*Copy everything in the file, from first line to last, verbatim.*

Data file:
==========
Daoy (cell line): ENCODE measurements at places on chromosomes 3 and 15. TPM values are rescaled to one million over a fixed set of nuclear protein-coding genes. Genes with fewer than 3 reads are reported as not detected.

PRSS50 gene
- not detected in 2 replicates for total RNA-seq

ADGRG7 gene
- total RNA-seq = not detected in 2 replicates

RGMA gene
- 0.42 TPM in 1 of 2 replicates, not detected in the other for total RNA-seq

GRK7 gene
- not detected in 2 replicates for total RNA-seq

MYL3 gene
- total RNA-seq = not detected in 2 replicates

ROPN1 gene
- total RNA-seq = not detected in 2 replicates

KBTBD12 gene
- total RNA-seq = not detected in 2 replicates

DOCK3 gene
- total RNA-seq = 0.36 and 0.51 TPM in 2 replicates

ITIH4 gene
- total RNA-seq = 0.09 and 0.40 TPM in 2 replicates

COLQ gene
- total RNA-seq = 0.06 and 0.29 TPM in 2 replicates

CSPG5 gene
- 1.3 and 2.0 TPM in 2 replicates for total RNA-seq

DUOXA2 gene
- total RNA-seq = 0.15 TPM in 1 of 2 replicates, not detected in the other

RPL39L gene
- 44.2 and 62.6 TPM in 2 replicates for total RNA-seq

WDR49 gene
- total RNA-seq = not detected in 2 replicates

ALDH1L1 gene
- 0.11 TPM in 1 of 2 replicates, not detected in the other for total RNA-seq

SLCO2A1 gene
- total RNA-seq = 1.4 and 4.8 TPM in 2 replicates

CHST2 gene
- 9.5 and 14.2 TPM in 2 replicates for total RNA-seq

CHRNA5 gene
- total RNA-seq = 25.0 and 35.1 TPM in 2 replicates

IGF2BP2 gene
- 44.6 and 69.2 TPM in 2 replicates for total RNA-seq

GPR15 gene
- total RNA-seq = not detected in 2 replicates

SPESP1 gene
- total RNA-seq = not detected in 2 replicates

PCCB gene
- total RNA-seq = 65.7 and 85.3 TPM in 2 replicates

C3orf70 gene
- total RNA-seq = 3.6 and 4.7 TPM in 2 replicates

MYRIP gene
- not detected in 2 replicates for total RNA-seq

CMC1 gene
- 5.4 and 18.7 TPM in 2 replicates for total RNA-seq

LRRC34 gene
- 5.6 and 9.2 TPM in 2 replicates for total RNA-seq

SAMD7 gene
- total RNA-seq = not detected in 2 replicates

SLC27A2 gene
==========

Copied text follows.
Daoy (cell line): ENCODE measurements at places on chromosomes 3 and 15. TPM values are rescaled to one million over a fixed set of nuclear protein-coding genes. Genes with fewer than 3 reads are reported as not detected.

PRSS50 gene
- not detected in 2 replicates for total RNA-seq

ADGRG7 gene
- total RNA-seq = not detected in 2 replicates

RGMA gene
- 0.42 TPM in 1 of 2 replicates, not detected in the other for total RNA-seq

GRK7 gene
- not detected in 2 replicates for total RNA-seq

MYL3 gene
- total RNA-seq = not detected in 2 replicates

ROPN1 gene
- total RNA-seq = not detected in 2 replicates

KBTBD12 gene
- total RNA-seq = not detected in 2 replicates

DOCK3 gene
- total RNA-seq = 0.36 and 0.51 TPM in 2 replicates

ITIH4 gene
- total RNA-seq = 0.09 and 0.40 TPM in 2 replicates

COLQ gene
- total RNA-seq = 0.06 and 0.29 TPM in 2 replicates

CSPG5 gene
- 1.3 and 2.0 TPM in 2 replicates for total RNA-seq

DUOXA2 gene
- total RNA-seq = 0.15 TPM in 1 of 2 replicates, not detected in the other

RPL39L gene
- 44.2 and 62.6 TPM in 2 replicates for total RNA-seq

WDR49 gene
- total RNA-seq = not detected in 2 replicates

ALDH1L1 gene
- 0.11 TPM in 1 of 2 replicates, not detected in the other for total RNA-seq

SLCO2A1 gene
- total RNA-seq = 1.4 and 4.8 TPM in 2 replicates

CHST2 gene
- 9.5 and 14.2 TPM in 2 replicates for total RNA-seq

CHRNA5 gene
- total RNA-seq = 25.0 and 35.1 TPM in 2 replicates

IGF2BP2 gene
- 44.6 and 69.2 TPM in 2 replicates for total RNA-seq

GPR15 gene
- total RNA-seq = not detected in 2 replicates

SPESP1 gene
- total RNA-seq = not detected in 2 replicates

PCCB gene
- total RNA-seq = 65.7 and 85.3 TPM in 2 replicates

C3orf70 gene
- total RNA-seq = 3.6 and 4.7 TPM in 2 replicates

MYRIP gene
- not detected in 2 replicates for total RNA-seq

CMC1 gene
- 5.4 and 18.7 TPM in 2 replicates for total RNA-seq

LRRC34 gene
- 5.6 and 9.2 TPM in 2 replicates for total RNA-seq

SAMD7 gene
- total RNA-seq = not detected in 2 replicates

SLC27A2 gene